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With the final scheduling decision of Arena Pharmaceuticals' (NASDAQ:ARNA) lead drug Belviq coming any day, I would like to address both the upcoming launch and why I believe that investors that have taken a bearish view of the equity are likely on the wrong side of the trade. The question Wall Street is waiting to have answered is: "Will Arena and Eisai Pharmaceuticals, Arena's US marketing partner, succeed where Vivus (NASDAQ:VVUS) failed with its obesity drug Qsymia?" Since Vivus' Qsymia has far better weight loss results, why will Belviq do any better? In this article, I'll discuss why Qsymia was destined to fail from the beginning and why Belviq will be a market success.

I have closely followed the obesity space for many years, and I don't believe there are many Wall Street analysts that have a better understanding of this space than I do. In the summer of 2011, I re-initiated my position and coverage of Arena, releasing an article on Seeking Alpha recommending a speculative buy when Arena was at a low of $1.25, calling it a "never-expiring call option."

Retail investors who shared my sentiment and bought at the lows have been richly rewarded with a gain of over 500%, even as the stock retreated to the $7s. I continue to hold an overweight long position with a multi-year investment horizon, despite being up several hundred percent, because I believe the market is under-estimating the potential for the Belviq franchise. With the imminent launch of Belviq to the market, there continues to be great uncertainty on Arena's future due to the launch failure of Qsymia. In my view, the failure of Qsymia is not reflective of an overall obesity category problem, but rather one that is drug-specific and should have been expected by investors who fully researched this space.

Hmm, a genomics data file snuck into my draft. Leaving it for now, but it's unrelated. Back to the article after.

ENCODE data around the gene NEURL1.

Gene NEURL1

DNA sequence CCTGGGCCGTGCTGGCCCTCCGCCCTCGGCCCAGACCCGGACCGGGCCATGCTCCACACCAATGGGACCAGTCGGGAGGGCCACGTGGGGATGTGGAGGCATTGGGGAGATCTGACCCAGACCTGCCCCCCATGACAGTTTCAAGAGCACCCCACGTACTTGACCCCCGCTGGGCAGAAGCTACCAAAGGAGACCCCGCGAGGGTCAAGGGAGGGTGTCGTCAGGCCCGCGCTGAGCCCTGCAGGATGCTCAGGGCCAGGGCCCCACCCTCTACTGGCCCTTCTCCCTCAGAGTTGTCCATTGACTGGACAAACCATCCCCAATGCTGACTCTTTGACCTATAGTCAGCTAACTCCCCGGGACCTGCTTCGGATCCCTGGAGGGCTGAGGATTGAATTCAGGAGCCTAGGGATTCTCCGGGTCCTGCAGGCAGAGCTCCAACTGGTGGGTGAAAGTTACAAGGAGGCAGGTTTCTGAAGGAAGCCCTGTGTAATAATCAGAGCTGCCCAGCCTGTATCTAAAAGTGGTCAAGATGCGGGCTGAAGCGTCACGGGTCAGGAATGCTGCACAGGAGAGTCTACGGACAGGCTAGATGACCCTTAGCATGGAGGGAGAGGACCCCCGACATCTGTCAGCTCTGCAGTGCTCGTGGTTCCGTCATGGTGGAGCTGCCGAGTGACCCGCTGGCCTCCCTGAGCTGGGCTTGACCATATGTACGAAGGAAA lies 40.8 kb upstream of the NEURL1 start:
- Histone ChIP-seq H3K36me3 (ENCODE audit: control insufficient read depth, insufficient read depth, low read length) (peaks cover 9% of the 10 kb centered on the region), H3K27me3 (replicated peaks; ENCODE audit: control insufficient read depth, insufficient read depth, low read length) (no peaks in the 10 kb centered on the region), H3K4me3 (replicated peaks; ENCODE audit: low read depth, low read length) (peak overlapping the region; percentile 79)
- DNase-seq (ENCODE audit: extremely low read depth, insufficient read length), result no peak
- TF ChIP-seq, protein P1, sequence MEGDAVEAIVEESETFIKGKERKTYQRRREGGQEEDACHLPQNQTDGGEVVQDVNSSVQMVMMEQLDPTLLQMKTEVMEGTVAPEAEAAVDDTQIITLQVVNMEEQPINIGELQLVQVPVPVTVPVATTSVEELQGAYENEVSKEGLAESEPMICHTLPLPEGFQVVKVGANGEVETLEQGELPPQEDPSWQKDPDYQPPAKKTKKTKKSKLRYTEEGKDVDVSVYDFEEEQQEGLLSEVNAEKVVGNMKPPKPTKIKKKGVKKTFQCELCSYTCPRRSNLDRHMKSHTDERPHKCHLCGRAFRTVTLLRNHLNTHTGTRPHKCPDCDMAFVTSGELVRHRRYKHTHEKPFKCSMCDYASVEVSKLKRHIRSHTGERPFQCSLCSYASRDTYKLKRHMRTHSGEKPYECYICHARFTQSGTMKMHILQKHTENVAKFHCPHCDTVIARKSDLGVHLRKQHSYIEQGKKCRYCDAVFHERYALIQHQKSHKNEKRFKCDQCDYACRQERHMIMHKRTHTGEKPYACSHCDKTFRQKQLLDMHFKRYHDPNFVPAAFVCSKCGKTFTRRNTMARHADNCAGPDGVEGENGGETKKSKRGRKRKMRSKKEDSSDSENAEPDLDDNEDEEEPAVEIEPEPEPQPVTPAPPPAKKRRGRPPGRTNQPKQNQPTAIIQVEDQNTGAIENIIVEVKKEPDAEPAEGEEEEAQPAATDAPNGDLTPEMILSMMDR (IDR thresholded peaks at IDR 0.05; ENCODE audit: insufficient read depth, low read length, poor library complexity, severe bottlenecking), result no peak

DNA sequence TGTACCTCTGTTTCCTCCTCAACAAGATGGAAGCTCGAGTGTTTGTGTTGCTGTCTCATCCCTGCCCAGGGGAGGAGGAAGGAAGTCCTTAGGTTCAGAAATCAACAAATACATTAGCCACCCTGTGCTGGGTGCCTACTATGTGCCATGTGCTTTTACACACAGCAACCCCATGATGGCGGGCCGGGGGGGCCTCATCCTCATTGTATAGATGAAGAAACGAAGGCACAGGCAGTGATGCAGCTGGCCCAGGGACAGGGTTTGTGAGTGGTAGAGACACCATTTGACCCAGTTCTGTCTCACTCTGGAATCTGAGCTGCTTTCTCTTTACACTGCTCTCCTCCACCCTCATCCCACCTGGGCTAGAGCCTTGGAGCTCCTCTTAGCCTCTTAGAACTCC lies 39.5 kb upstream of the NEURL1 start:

Why Qsymia was Dead on Arrival

The most widely prescribed weight loss drug continues to be the 50-year old generic phentermine. It is relatively safe, very effective and cheap. A new phentermine script is written at a rate averaging 150,000 scripts per week or 7M annually. Interestingly, the weekly phentermine scripts have grown after Qsymia has been on the market. The vast majority of the phentermine prescriptions come from high-prescribers who have a focus on bariatrics. There are 1,600 members in the American Society of Bariatric Physicians [ASBP]. The ASBP recently released a member survey where they found:

The majority of obesity medicine specialist respondents indicated that they employ medications in conjunction with lifestyle intervention to promote weight loss in their patients. The most frequently prescribed medications were reported as phentermine, metformin, and diethylpropion. The drug combinations of either phentermine and metformin or phentermine and topiramate were noted as the most commonly prescribed, and most physicians prescribed medications for as long as themselves and their patients felt it was effective.

One of the leading authorities on obesity treatment, Dr. Ed Hendricks, published an article in 2009 on prescribing habits of bariatricians. The highlights of his paper include:

  • 98% of obesity specialists prescribe weight loss drugs and 97% of those prescribe phentermine.
  • 83% of obesity specialists write combo-therapies.
  • 65% write unapproved combos.
  • 56% will prescribe phentermine for long-term use against the label (only 32% prescribe orlistat long-term even though it is approved for long-term use.)
  • Only 7% of these obesity specialists have been questioned by DEA, Medical Board or Attorneys on their prescribing habits